“Our main goal is and always will be to maintain the fair play spirit and the integrity of our competitions, and we’re confident that the anti-doping policy is an important improvement that will help us advance as a sport. It is a small, but in our eyes essential and meaningful step forward for professional gamers across all games, ESL as an event organizer, and the esports industry as a whole. There were a lot of questions left unanswered since the first announcement, and today we’re ready to share more information with you.”
-The Electronic Sports League, in a Reddit post
This announcement follows Kory “Semphis” Friesen’s admission that he used Adderall, a stimulant typically used to treat attention deficit hyperactivity disorder (ADHD), during the ESL One Katowice event in March.
The ESL will test randomly and make exceptions for banned substances that competitors have a prescription for, like Adderall. Before the start of the first match, competitors will be required to provide proof like a letter from a physician “that they need this specific medication.”
Banned substances include marijuana, which the ESL will prohibit the use of “from the start of the first day until the last day of competition,” anabolic agents like steroids and growth hormones, according to the World Anti-Doping Agency’s website. WADA prohibits the use of some substances at all times, others during competition, and still others only in particular sports.
Testing positive could result in a range of punishments like reduced prize money and tournament points to disqualification and up to a two-year ban from ESL events.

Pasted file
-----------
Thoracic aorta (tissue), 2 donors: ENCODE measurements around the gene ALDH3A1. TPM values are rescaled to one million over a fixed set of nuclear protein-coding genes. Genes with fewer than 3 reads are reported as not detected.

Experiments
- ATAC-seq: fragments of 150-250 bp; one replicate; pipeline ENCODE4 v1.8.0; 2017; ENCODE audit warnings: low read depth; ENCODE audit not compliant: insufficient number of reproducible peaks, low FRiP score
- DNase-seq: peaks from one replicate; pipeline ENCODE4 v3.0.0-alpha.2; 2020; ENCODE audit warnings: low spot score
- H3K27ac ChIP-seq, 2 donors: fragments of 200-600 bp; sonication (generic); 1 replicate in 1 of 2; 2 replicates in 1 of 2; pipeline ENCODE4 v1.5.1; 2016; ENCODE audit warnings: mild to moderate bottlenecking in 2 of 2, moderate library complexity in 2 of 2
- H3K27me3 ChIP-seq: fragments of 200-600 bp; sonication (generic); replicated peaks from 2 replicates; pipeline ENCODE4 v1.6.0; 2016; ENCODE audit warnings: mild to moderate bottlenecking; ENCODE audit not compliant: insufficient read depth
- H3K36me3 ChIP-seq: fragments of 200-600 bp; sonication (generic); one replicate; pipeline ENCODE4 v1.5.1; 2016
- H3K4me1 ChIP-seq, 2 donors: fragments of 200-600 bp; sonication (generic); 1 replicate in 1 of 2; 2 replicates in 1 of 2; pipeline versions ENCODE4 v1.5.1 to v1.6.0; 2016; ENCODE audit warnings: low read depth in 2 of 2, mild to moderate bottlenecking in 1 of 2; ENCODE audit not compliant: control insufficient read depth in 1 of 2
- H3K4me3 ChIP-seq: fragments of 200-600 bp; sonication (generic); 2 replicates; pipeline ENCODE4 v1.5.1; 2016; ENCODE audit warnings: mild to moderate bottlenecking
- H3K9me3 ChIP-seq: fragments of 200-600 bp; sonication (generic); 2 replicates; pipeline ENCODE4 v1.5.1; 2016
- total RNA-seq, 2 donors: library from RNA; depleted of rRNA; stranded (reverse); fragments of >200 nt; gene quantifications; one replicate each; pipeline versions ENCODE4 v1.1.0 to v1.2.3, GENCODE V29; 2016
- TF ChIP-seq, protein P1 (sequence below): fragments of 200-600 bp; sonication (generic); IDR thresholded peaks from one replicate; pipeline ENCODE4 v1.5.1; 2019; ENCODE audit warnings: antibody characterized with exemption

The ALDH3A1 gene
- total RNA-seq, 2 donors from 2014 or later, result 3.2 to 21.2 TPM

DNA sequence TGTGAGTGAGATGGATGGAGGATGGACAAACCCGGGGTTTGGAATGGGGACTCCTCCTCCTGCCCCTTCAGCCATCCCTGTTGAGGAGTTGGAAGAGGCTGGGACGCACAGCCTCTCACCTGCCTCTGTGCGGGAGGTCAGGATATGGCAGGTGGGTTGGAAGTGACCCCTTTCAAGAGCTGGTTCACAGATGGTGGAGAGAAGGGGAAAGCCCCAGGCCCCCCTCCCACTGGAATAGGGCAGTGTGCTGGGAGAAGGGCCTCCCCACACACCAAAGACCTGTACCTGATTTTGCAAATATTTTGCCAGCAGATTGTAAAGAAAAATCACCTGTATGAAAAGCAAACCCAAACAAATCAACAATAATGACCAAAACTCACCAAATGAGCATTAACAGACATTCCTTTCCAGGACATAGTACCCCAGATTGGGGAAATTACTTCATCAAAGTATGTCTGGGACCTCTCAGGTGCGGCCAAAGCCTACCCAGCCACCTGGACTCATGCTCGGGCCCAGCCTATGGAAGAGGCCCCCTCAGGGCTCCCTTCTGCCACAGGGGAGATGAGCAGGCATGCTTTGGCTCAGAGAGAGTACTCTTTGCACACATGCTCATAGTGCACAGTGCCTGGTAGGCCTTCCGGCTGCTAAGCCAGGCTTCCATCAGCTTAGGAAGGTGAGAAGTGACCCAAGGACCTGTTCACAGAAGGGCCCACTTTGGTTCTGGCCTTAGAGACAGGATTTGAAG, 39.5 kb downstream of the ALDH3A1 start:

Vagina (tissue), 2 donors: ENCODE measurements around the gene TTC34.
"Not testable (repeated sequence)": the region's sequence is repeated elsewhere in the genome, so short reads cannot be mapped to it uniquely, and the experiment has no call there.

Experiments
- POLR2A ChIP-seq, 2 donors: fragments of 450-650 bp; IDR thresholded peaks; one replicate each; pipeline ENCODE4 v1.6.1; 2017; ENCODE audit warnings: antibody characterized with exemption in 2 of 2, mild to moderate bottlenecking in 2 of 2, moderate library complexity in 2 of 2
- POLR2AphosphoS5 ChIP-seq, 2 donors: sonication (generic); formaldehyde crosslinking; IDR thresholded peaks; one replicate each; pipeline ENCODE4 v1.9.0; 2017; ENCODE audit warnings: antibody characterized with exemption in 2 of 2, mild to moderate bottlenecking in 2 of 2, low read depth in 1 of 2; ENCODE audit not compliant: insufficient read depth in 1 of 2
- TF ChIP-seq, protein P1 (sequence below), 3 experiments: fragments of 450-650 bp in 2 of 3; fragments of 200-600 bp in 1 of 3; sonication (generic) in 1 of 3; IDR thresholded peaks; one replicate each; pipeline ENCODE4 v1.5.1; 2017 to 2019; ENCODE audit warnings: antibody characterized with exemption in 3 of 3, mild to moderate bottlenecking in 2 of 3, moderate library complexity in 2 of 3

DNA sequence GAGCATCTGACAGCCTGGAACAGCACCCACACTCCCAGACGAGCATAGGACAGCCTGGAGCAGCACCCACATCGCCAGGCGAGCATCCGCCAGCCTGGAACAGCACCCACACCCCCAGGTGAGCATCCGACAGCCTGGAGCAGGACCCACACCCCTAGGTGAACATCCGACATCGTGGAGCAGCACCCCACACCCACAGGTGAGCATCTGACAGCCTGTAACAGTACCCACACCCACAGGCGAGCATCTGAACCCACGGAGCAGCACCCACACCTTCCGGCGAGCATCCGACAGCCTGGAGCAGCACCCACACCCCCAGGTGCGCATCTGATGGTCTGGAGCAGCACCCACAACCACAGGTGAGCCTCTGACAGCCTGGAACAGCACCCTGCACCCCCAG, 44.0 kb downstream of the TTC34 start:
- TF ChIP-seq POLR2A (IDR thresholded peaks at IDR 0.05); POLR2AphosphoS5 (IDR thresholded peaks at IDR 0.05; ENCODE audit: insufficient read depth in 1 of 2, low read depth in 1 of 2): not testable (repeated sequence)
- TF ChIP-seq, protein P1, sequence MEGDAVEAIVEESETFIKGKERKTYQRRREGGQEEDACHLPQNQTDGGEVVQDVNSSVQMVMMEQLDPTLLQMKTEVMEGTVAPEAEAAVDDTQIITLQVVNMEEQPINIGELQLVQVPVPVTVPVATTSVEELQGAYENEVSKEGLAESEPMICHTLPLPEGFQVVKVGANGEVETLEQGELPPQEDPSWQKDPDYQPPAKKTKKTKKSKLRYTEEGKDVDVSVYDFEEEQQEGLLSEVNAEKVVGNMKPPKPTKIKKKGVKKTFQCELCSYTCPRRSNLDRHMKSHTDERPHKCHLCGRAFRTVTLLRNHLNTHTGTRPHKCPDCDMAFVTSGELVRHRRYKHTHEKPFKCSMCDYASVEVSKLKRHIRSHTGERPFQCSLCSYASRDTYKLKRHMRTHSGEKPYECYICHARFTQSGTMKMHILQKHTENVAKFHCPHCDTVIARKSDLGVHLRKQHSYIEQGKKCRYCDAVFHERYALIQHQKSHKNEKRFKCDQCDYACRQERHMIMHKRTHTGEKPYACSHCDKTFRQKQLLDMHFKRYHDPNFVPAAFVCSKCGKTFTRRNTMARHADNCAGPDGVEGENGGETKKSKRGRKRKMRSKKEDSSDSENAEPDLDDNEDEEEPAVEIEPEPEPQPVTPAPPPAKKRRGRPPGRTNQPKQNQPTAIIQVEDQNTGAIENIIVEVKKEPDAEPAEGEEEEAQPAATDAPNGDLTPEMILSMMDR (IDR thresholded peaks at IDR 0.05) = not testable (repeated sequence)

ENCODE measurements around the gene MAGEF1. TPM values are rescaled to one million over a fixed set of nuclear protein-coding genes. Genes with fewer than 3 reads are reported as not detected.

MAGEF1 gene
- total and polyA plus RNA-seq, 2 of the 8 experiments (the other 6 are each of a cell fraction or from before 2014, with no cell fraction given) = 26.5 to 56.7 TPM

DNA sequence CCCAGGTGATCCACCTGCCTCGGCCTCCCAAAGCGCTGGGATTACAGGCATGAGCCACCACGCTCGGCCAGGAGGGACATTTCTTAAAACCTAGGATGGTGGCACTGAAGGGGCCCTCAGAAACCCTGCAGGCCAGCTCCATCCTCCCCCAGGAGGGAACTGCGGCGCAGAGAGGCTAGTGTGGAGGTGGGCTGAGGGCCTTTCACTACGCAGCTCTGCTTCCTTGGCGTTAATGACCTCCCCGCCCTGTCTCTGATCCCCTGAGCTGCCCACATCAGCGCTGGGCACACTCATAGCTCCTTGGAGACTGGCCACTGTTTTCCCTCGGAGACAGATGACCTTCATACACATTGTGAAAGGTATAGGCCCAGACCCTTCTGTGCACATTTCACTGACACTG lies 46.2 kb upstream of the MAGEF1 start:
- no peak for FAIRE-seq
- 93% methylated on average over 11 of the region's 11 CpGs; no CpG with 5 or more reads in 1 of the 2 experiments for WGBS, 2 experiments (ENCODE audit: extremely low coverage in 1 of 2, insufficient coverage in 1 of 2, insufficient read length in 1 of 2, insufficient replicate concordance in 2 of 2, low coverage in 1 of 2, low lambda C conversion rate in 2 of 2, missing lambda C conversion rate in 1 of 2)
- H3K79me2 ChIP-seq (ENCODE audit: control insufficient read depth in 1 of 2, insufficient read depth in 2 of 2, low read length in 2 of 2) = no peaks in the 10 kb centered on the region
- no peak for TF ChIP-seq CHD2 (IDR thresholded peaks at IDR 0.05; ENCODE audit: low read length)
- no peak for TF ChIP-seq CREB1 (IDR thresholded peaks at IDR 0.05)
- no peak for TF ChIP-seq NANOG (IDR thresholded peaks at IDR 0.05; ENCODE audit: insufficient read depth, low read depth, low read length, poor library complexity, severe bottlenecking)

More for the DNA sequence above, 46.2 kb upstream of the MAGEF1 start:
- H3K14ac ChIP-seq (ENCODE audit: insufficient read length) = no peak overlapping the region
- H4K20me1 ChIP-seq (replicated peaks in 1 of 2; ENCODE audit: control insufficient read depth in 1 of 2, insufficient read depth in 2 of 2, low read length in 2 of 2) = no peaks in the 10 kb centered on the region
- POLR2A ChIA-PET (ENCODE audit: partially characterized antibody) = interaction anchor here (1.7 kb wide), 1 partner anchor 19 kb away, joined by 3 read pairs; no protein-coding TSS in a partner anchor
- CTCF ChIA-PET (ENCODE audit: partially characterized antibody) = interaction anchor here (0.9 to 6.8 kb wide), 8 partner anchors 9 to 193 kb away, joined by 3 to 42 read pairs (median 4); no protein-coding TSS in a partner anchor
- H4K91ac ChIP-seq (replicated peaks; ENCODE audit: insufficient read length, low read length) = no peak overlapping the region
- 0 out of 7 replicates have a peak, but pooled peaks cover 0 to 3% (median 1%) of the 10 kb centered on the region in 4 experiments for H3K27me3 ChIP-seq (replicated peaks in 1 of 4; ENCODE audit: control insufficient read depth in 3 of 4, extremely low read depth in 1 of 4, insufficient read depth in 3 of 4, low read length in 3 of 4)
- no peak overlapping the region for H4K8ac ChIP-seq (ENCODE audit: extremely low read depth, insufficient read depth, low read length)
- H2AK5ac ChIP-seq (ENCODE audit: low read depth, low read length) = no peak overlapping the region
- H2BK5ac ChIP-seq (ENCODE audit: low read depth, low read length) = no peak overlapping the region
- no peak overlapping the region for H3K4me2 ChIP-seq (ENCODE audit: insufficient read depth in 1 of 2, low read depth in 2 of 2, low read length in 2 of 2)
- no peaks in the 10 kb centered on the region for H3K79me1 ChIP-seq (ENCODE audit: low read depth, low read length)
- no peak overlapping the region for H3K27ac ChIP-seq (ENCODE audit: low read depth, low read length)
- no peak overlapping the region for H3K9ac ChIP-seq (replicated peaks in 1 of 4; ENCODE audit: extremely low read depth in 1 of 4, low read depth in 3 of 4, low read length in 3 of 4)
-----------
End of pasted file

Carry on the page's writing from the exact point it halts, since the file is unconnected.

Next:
While the ESL originally planned to perform skin tests, it “came to the conclusion that saliva tests are [a] better fit.”
“Tests will be performed at our discretion at any time during tournament days, and will take place in a designated testing area. Naturally, player’s privacy comes first.”
Super Mario Maker supports over 50 amiibo, lets you make music
Nintendo has released new details on its upcoming Super Mario Maker Wii U game, in a new overview video (embedded above), revealing that over 50 amiibo will be supported in the game, and that players will be able to make musical levels using special blocks.
Players will be able to tap a compatible amiibo to the Wii U’s GamePad, then use that character in the game’s eight-bit Super Mario Bros.-themed levels. The video shows Link, Wii Fit Trainer, Bowser, Luigi, and Kirby in action, but characters like Metroid’s Samsus, Kid Icarus’ Pit, and Punch-Out!!’s Little Mac will also be supported. Even third-party characters like Pac-Man and Mega Man will apparently work with Super Mario Maker.
The video shows off the Super Mario Bros. 30th anniversary Mario amiibo, which launches around Super Mario Maker’s launch, will unlock mustachioed enemies and seems to give Mario the ability to smash through otherwise unbreakable blocks.
Interestingly, the video also shows what Nintendo considers an unbeatable level, one where the end-of-level flagpole is surrounded by blocks that only giant Mario would be able to smash through.
Players will be able to turn their custom designed Super Mario Maker levels into musical creations. As the video demonstrates, note blocks can be turned into music blocks that play different notes when touched. There’s also a sound effect feature that will let players add aural flair to the game, including custom-recorded sound effects recorded with the GamePad’s microphone.
If all that sounds like a lot to grasp, the game will dole out new editing features over time. Players will get access to a small amount of level-design tools on day one, according to the video. Spend at least five minutes with those tools, and they’ll get more the next day.
Super Mario Maker launches for the Wii U on September 11th.
Star Wars Battlefront takes Gamescom’s best-in-show honors
Gamescom has set another attendance record, and Star Wars Battlefront took the best-in-show honors at Europe’s largest video game expo.
The event drew 345,000 visitors, up 10,000 from last year. Virtual reality and eSports exhibits helped grow the expo and were popular attractions.
Star Wars Battlefront won the best of Gamescom, best PlayStation, best console, best PC, and best online multiplayer game awards.
Next year’s Gamescom will be from August 17th-August 21st, 2016 in Cologne, Germany.